Choosing a light-based hair removal practitioner


General

Doctors and practitioners are salespeople, too.

They are trying to sell you something that will cost you a lot of money. They have to make payments on a laser costing tens of thousands of dollars. That's a lot of sales they have to make.

Doctors are not perfect.

Doctors can also be fooled by marketing hype-- they are bombarded with advertisements for lasers. Laser sales reps take them to lunch or to a sports event and chat about how great their system is, and how much money they could make. Doctors hear rumors and believe them, too. I know of several good, trustworthy physicians who bought SoftLight machines when they came out, believing they were permanent. Physicians can also be too busy/lazy to read more than an abstract of a clinical study. I am constantly amazed at how trusting some people are of physicians, taking their word as gospel.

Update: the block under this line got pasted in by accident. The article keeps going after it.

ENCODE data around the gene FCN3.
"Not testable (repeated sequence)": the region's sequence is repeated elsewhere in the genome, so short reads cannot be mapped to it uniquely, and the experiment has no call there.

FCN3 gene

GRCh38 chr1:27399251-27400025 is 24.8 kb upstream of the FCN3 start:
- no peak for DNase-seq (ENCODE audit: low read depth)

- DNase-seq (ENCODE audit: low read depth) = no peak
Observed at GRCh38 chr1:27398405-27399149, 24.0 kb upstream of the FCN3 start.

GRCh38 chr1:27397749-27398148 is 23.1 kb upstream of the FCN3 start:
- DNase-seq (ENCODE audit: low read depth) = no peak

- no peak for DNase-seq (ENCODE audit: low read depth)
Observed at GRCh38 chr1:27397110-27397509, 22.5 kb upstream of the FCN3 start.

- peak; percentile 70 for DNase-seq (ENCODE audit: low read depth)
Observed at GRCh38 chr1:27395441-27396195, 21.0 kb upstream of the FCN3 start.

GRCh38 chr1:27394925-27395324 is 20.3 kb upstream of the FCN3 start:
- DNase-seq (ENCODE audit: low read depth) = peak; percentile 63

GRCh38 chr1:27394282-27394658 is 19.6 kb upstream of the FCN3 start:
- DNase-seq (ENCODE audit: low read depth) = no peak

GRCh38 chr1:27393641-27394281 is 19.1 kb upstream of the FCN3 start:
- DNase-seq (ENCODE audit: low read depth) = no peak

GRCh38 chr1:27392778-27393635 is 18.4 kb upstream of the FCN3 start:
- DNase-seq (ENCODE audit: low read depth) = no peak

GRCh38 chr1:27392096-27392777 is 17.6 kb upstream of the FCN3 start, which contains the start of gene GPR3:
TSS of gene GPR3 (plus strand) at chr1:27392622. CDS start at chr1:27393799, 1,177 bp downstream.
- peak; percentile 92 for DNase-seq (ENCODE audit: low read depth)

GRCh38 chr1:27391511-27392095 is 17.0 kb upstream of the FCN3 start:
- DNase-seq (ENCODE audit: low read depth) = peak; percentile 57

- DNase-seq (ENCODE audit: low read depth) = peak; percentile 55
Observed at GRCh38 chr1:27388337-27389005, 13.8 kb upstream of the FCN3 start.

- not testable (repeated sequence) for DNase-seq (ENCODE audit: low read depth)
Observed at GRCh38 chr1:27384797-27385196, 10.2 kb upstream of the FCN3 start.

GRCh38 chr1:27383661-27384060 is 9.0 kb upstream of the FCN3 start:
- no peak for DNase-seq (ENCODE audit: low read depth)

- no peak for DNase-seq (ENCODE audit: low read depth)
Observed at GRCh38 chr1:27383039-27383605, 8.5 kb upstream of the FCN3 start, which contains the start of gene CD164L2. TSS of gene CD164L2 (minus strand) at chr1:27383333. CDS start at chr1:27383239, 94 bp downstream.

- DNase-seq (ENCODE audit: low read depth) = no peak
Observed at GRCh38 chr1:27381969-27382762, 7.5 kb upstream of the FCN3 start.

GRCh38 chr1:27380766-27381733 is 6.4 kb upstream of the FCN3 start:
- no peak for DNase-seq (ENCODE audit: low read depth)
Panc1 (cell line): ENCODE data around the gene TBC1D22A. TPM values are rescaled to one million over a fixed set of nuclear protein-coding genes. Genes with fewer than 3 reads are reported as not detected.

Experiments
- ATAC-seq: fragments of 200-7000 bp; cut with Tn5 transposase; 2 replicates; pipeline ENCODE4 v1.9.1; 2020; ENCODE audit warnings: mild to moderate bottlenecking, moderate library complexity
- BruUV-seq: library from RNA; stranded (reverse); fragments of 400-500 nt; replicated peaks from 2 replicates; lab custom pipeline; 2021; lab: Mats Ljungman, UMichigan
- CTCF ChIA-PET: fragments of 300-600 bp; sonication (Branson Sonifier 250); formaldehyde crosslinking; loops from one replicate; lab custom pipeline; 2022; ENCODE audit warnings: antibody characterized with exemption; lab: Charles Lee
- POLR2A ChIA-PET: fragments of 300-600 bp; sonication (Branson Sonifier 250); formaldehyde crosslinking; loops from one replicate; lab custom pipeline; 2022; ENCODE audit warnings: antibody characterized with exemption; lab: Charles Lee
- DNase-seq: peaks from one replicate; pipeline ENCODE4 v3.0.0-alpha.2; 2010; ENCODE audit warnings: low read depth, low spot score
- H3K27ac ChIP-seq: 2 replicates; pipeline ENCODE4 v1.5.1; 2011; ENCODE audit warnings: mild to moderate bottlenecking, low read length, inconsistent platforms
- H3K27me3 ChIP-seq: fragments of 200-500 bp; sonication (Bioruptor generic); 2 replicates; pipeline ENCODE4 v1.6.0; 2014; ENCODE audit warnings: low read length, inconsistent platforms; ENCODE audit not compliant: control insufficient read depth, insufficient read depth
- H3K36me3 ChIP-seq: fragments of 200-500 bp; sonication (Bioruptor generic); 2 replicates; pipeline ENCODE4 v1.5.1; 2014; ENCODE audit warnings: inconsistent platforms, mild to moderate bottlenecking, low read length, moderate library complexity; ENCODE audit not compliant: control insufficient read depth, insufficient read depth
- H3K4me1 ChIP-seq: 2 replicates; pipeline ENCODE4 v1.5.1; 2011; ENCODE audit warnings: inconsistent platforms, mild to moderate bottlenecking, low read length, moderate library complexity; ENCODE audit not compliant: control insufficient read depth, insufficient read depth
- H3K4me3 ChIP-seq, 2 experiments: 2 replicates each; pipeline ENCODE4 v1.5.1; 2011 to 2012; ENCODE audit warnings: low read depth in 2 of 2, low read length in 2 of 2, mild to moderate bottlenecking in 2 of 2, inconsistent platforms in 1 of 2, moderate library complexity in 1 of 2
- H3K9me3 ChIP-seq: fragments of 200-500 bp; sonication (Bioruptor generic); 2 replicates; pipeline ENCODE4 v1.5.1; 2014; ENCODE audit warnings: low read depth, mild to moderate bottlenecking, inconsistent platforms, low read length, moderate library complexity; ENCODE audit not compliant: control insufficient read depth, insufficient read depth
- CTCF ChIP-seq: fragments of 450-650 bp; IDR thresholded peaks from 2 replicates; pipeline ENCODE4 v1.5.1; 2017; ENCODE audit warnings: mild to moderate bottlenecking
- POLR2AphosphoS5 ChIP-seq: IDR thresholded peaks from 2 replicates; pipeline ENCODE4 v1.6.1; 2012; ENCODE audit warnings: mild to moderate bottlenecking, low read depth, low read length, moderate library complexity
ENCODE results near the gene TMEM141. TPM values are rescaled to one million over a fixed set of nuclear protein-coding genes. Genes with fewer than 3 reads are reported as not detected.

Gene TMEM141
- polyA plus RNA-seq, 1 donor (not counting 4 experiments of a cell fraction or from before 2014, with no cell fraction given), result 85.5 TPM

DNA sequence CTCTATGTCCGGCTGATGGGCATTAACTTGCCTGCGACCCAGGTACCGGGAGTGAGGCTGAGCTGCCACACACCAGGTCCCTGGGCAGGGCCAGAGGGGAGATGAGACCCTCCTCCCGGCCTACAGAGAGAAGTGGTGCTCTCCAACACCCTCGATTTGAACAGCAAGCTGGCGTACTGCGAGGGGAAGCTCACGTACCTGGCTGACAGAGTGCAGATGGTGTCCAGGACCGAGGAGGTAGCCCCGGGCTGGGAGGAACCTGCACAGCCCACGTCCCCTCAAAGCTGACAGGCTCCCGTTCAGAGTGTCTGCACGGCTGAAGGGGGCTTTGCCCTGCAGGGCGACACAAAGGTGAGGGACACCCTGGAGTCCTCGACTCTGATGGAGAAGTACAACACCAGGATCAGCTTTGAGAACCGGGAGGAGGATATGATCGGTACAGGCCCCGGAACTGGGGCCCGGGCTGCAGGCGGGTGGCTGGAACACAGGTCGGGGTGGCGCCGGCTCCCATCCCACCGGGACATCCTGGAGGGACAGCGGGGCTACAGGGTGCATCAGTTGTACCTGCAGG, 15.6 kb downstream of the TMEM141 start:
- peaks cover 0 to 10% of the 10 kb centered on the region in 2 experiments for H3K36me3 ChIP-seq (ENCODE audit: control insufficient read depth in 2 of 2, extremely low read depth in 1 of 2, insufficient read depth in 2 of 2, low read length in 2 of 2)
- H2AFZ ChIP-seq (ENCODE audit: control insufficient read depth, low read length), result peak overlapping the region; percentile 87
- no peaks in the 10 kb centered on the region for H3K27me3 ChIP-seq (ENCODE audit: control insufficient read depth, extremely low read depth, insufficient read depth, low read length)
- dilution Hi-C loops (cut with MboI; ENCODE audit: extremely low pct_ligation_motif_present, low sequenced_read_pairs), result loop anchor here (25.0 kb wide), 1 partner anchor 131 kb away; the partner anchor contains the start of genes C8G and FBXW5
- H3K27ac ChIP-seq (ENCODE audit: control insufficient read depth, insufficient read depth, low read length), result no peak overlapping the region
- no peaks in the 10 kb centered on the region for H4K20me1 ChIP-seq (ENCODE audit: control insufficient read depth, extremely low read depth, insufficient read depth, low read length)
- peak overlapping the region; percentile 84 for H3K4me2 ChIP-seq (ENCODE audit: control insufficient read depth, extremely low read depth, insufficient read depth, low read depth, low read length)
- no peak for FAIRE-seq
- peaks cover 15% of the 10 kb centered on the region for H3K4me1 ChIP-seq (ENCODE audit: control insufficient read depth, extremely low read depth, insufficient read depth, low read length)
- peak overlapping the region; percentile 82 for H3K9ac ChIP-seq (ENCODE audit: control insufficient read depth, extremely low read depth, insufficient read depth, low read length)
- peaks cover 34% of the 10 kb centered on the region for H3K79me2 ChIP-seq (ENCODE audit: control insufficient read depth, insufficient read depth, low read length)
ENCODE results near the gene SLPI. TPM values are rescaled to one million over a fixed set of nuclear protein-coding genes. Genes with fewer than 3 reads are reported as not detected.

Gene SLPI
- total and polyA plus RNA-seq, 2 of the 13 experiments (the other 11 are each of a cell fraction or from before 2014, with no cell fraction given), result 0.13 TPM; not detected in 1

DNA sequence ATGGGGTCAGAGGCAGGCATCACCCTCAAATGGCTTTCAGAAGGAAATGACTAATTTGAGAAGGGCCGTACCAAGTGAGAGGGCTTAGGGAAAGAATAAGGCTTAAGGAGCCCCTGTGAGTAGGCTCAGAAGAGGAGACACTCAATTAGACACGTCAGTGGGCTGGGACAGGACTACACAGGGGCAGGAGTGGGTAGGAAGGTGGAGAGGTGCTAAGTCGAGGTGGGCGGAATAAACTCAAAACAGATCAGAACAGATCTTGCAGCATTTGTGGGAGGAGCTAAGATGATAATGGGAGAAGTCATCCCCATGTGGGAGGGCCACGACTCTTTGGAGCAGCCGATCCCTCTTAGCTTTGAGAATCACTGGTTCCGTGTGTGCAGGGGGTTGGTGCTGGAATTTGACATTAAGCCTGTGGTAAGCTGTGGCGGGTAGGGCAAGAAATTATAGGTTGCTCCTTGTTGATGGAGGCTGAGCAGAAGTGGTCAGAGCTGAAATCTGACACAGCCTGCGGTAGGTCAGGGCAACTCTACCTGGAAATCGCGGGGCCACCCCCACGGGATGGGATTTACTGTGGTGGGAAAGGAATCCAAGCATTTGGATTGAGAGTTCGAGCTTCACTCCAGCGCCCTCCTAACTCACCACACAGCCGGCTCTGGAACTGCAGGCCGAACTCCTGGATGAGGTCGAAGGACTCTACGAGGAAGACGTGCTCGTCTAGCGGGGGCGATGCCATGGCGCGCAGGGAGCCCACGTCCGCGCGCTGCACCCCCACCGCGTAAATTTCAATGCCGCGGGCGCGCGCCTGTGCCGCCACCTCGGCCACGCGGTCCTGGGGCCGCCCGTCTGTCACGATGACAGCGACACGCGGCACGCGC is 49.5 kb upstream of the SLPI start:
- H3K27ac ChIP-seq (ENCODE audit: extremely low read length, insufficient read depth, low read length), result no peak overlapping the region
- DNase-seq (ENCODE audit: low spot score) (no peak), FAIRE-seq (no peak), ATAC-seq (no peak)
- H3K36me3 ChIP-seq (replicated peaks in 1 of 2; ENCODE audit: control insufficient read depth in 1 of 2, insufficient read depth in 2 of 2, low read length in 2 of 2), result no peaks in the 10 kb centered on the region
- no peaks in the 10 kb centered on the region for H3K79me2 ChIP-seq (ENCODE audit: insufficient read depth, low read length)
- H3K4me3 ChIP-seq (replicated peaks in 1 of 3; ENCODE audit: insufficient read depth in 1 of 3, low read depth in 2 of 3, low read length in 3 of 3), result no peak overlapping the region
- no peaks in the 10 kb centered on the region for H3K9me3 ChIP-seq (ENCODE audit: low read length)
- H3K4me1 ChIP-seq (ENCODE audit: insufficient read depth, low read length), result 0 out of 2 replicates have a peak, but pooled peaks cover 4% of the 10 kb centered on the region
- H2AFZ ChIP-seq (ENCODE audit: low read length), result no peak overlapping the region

Some laser technicians are unqualified and could damage your skin

It's safest to go to a physician, preferably a dermatologist or plastic surgeon. Your procedure is likely to be safer and more effective when done under medical supervision. Unqualified prctitioners have been known to cause serious skin damage on unsuspecting clients.

Can you afford it if you have no long-term results?

Laser doesn't work for everyone. Be willing to write off the time and money you are going to spend. This is vital. Some people are willing to take a chance on unproven technology, and we all benefit from these people. There are a few lucky people who have enough disposable income to try procedures that are still being perfected, even though they may end up with nothing to show for it. If you cannot afford to risk your time, money, or complexion on unproven methods, you need to think seriously about whether laser is right for you.

Calling for information

Keep records